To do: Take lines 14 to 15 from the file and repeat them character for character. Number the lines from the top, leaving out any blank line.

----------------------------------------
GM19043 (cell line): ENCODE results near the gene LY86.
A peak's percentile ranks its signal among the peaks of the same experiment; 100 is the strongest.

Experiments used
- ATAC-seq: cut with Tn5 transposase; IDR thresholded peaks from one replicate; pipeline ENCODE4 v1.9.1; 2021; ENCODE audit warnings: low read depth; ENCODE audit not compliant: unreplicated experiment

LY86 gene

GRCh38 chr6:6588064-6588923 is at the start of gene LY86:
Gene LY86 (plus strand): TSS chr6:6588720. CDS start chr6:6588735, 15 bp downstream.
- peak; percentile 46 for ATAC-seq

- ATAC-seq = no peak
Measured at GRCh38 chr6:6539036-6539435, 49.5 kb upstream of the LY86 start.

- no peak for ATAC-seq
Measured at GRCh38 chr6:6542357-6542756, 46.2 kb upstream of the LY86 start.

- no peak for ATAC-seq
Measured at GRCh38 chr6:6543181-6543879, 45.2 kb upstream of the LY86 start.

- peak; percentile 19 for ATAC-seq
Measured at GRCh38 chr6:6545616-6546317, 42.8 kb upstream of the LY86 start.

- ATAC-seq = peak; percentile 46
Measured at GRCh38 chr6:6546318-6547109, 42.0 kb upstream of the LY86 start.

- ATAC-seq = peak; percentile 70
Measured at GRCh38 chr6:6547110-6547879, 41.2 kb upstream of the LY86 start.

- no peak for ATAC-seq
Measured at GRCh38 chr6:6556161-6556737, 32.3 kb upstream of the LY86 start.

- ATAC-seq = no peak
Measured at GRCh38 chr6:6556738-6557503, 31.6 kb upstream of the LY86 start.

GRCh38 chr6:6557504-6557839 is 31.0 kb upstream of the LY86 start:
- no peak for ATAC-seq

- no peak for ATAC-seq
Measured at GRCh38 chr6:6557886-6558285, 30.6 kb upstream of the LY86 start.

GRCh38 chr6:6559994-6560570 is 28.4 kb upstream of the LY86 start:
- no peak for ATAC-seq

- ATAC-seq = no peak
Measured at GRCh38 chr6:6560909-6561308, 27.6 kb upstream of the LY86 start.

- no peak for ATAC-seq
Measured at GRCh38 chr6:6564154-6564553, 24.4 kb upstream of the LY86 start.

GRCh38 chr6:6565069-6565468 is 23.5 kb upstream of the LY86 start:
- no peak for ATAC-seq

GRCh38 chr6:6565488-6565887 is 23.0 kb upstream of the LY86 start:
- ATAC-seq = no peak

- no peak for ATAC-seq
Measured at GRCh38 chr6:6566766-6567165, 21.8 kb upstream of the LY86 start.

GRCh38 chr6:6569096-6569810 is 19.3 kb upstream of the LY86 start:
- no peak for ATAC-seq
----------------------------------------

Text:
Measured at GRCh38 chr6:6543181-6543879, 45.2 kb upstream of the LY86 start.

- peak; percentile 19 for ATAC-seq